Letters: 10/31/19

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Wikimedia Commons
Wikimedia Commons

Vote for Joan Peck

I support the re-election of Joan Peck for Longmont City Council, At-Large.

Joan has been a tireless advocate for preserving our natural environment and for protecting wildlife within the city. She has stood up for affordable housing and compassionate engagement with the homeless population. She has fought for bringing FasTracks to Longmont and has worked to promote multimodal transportation. She has been a leader in the fight to bring air quality monitoring to Longmont, which will soon be implemented. In all areas of city policy, Joan has worked to achieve a sustainable future for all citizens. Her candidacy has been endorsed by the Colorado Sierra Club, as well as numerous state and county officials.

Joan Peck seems to be unpopular with a small clique of development boosters and the “old guard” who act as if they own the town. Among these are some of the same people who publicly supported fracking in Longmont as a great “business-friendly” idea back in 2012. At that time Joan was leading the petition drive to ban fracking. Their opposition is a badge of honor and a sign that Joan is doing an effective job.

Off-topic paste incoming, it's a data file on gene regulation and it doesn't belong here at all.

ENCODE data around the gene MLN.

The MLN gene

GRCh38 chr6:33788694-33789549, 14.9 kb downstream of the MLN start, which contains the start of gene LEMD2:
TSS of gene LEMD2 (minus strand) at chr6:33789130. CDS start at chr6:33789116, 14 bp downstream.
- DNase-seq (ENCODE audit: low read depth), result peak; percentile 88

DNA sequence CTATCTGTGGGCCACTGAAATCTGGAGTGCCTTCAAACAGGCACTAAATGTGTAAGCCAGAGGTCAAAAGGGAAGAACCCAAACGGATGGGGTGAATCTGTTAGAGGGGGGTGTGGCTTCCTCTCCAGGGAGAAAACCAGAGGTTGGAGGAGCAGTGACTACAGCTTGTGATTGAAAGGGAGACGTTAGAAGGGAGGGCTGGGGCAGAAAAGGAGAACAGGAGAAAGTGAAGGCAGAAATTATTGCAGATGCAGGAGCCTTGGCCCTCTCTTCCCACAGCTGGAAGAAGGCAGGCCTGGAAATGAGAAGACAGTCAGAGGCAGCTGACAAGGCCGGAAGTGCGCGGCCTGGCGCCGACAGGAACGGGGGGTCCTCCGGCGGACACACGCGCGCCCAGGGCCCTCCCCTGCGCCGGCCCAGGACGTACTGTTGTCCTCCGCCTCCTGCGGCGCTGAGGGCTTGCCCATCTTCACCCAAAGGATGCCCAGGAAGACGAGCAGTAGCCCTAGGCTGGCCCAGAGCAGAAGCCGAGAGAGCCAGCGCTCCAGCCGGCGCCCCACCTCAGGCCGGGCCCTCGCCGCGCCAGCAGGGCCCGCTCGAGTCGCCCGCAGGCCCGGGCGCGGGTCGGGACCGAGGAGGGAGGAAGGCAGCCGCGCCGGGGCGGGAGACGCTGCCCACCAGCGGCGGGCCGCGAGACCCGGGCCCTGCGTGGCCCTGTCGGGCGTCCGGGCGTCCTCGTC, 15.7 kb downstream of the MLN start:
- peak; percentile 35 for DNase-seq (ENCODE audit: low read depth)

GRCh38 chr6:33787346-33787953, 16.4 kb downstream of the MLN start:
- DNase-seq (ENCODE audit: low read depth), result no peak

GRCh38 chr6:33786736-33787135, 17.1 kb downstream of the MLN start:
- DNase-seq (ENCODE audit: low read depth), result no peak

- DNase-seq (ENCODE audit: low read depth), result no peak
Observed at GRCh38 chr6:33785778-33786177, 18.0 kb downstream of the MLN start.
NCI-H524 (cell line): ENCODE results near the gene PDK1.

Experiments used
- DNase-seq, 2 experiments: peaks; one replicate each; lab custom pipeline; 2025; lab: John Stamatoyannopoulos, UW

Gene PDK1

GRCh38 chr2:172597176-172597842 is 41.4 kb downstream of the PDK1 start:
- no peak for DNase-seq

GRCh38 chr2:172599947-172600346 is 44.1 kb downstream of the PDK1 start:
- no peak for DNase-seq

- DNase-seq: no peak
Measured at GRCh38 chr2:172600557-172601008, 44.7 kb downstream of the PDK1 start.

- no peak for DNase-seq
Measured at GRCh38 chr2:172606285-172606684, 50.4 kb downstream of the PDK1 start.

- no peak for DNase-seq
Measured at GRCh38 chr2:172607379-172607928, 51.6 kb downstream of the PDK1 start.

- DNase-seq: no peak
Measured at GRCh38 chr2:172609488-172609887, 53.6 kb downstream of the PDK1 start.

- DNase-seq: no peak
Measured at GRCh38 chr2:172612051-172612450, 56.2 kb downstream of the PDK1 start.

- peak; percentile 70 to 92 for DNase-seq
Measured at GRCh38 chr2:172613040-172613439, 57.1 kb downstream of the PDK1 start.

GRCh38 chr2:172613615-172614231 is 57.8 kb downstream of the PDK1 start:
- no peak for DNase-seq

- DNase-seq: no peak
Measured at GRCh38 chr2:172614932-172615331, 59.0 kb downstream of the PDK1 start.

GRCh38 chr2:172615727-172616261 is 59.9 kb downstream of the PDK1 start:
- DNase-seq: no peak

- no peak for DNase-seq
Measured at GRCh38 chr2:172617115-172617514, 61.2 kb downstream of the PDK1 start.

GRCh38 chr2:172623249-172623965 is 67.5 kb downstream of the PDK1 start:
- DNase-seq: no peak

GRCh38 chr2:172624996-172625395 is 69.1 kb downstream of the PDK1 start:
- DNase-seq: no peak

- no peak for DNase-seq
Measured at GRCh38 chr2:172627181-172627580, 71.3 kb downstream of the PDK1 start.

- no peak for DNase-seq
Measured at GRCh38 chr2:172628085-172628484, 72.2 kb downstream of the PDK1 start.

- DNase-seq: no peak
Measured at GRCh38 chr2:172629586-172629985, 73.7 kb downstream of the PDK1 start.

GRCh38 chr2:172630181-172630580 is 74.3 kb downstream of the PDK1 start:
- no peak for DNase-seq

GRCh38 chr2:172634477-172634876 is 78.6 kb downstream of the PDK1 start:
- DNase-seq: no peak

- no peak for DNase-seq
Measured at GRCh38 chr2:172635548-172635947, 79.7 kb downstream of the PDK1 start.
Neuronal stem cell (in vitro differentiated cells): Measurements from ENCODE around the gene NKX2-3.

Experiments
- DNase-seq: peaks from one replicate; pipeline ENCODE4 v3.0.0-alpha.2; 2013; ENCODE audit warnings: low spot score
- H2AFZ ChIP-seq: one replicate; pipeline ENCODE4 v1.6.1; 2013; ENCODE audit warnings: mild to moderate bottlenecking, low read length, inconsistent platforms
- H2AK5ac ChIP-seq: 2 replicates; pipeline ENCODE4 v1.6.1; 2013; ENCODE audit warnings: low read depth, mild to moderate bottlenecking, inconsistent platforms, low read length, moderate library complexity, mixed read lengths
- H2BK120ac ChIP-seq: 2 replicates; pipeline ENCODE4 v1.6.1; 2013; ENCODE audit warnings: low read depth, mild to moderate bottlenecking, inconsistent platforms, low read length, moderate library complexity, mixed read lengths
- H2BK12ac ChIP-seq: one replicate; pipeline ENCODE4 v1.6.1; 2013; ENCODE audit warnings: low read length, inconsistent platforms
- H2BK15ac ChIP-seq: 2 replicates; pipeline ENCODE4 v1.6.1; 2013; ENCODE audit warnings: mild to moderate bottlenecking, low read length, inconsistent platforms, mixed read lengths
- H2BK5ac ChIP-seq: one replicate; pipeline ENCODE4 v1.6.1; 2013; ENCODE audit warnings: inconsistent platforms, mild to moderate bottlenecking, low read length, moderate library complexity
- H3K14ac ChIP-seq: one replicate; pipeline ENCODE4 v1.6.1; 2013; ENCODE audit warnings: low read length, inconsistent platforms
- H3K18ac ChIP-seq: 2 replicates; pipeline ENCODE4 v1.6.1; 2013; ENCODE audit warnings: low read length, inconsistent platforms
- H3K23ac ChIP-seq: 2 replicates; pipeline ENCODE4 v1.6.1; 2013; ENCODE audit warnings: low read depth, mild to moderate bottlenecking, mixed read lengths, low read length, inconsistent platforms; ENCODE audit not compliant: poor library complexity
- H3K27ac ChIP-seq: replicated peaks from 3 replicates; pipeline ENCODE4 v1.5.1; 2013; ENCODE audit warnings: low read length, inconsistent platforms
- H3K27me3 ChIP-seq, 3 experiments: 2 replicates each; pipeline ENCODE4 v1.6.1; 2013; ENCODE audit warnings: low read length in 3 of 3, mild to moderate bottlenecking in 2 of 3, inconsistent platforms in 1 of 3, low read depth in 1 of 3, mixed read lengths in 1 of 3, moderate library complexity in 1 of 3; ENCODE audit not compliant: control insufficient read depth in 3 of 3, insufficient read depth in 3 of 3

If you are a Longmont citizen who wants a clean, sustainable and just future for our town, please join me in voting for Joan Peck.

Chris Boardman/Longmont

What’s if Prop CC passes?

If Prop CC passes it would gut the Taxpayers Bill of Rights (TABOR).

But the language of Prop CC is misleading and does not clearly state this intention:

“Without raising taxes and to better fund public schools, higher education, and roads, bridges, and transit, within a balanced budget, may the state keep and spend all the revenue it annually collects after June 30, 2019, but is not currently allowed to keep and spend under Colorado law, with an annual audit to show how the retained revenues are spent?”

Politicians, today, can raise taxes, but with TABOR, they have to ask us first. If government revenues increase at a rate faster than population growth plus inflation, the excess must be returned to taxpayers. This would end if Prop CC passes.

Losing TABOR would cost Colorado taxpayers billions of dollars in perpetuity. It would forfeit all our future TABOR refunds, and forfeit your future consent to tax increases.

We can learn quite a bit from the past. Ref C, passed in 2004, allowed for a five-year time-out from TABOR spending limits. The revenue was to be used, among other things, for education, transportation and health care. But no one knows how the money from Ref C was spent. Prop CC is asking for a forever time-out.

Colorado’s economy is currently ranked No. 1 largely because of TABOR, which creates a stable tax environment that attracts business and provides tax refunds to Coloradans. Do we want to lose this excellent status and allow the Colorado economy to become more like California or Illinois? 

If you want to keep your hard-earned money, your right to refunds, and your future consent to tax increases, vote no on Proposition CC.

Diane Borden/Golden